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  #1  
Old 12-01-2010, 09:52 PM
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Sway bar connection dislodged- need ideas

I am just starting to sort out the issues on my new-to-me 87 190d 2.5td. It has a really bad alignment issue.

Looking at the wheels from the front of the car, i noticed that the driver's wheel was pointing more "outward" than the passenger side wheel.

I looked underneath and noticed that the connection between the wheel assembly and the actual sway bar had moved (part of the sway bar is shiny metal where the connection used to be). I suspect the previous owner hit a curb or a pothole in a bad way.

Question- what is the best way to correct this situation? If i raise the wheel, will I be able to push it back to the proper position by hand? Perhaps I could park the car against a curb and turn the wheel to the left using the curb as a lever. What do you guys think? Any other ideas? Thanks

maybe if i took it for an alignment, the shop will have the proper tools to force the wheel back in the proper position?

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Old 12-01-2010, 10:31 PM
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Quote:
Originally Posted by benhogan View Post
I am just starting to sort out the issues on my new-to-me 87 190d 2.5td. It has a really bad alignment issue.

Looking at the wheels from the front of the car, i noticed that the driver's wheel was pointing more "outward" than the passenger side wheel.

I looked underneath and noticed that the connection between the wheel assembly and the actual sway bar had moved (part of the sway bar is shiny metal where the connection used to be). I suspect the previous owner hit a curb or a pothole in a bad way.

Question- what is the best way to correct this situation? If i raise the wheel, will I be able to push it back to the proper position by hand? Perhaps I could park the car against a curb and turn the wheel to the left using the curb as a lever. What do you guys think? Any other ideas? Thanks

maybe if i took it for an alignment, the shop will have the proper tools to force the wheel back in the proper position?

The sway bar that runs across in front of the suspension?

If so you need to first look at the other side of that bar and determine if there is an almost equal length displacement sticking out to far on that side. Is so the entire sway bar has been shifted to one side and you might be able to loosen everything and shift it back. The sway bar acts sort of like a spring attached to the LCA.

As far as the position of the wheels, there are two factors which determine their relative positions, the first is the position of the LCA to the frame and the second is the tie rods/drag link that links them together.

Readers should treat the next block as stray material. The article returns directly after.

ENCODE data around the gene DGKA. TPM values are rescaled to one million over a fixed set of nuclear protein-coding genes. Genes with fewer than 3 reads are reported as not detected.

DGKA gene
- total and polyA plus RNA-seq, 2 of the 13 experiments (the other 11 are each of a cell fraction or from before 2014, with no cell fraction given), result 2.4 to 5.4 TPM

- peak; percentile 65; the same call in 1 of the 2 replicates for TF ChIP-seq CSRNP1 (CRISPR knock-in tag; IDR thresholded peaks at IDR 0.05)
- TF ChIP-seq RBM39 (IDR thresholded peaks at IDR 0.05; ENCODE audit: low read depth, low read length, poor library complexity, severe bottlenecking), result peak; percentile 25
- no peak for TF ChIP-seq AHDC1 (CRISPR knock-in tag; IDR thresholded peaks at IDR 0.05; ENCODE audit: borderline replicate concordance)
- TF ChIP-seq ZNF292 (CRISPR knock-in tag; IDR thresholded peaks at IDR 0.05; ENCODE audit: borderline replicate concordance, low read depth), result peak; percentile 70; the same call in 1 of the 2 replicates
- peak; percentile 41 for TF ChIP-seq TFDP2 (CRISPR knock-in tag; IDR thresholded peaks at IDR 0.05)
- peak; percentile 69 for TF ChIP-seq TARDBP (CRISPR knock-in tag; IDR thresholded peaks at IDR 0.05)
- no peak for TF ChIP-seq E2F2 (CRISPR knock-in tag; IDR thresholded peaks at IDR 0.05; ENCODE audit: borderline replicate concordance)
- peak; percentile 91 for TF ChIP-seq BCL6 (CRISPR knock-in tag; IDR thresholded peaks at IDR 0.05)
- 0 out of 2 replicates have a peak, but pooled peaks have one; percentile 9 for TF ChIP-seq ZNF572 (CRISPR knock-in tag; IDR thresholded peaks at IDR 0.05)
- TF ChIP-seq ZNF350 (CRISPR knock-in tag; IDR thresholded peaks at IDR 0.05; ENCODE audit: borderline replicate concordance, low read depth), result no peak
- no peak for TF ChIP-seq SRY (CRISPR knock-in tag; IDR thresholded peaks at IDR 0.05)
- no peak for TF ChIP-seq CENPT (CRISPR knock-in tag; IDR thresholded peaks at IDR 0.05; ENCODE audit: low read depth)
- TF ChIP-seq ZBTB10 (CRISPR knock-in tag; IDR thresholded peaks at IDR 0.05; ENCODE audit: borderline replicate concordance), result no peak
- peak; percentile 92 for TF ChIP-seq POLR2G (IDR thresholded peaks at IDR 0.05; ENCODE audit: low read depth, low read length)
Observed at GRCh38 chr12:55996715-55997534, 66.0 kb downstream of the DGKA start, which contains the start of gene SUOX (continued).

From the sound of it your vehicle may have gotten its front corner tweaked, you should give the LCA itself a close inspection and the frame mounts it attaches to, then assuming that appears normal you need to check the tie rods and the drag links as well as the short arms that they connect to the wheel carrier by.

Things might be just tweaked a little and minor adjustment can compensate for it or you might need a new/good used LCA if that is bent.

And it could be the opposite side that got "pulled" out rather than the side that you've noticed first, that would cause the wheel fronts to splay apart. Also damage to either tie rod or the drag link could cause this condition, if the car was ever towed and winched up, often times the tie rods are a "too" convenient attachment point.
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Old 12-01-2010, 10:50 PM
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comparing the driver side versus the passenger side sway bar ends, the passenger side has more "fat" beyond the connection point. the driver side has no "fat" and is flush with the "clamp".

what do you recommend?
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Old 12-01-2010, 11:26 PM
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Originally Posted by benhogan View Post
comparing the driver side versus the passenger side sway bar ends, the passenger side has more "fat" beyond the connection point. the driver side has no "fat" and is flush with the "clamp".

what do you recommend?
Your best course of action would probably loosen up the connections at the LCA and the brackets that extend down from the frame's box channel and try to shift it back into a more centered position.

That will likely have little effect on the issue with the wheels, unless you can find some obvious damage that would point to the "how and why" the wheels are positioned as they are your best bet might be to get things as straight as you can by eye and take it to an alignment shop where they can lock it in place and establish some reference points to measure things from.

If you explain to them what you're after they might be willing to help you figure out if something is within the range that can be compensated for or something is too far out of position. Usually you've got to pay first but if they can't get it done you'll get some percentage credit if you bring it back afterwards.

If you have a lift or the ability to get the vehicle up off the ground where you can get on a creeper and skate around underneath freely and some time you could possibly measure things yourself, you'd need a distance bar or some reasonable facsimile, but the Mercedes literature for Group Index - 40Wheels, Chassis Measurements has all the specs and the measuring points for the chassis. This info I know is available in the TDM-Technical Data Manual and it might be in the Body and Chassis FSM also.

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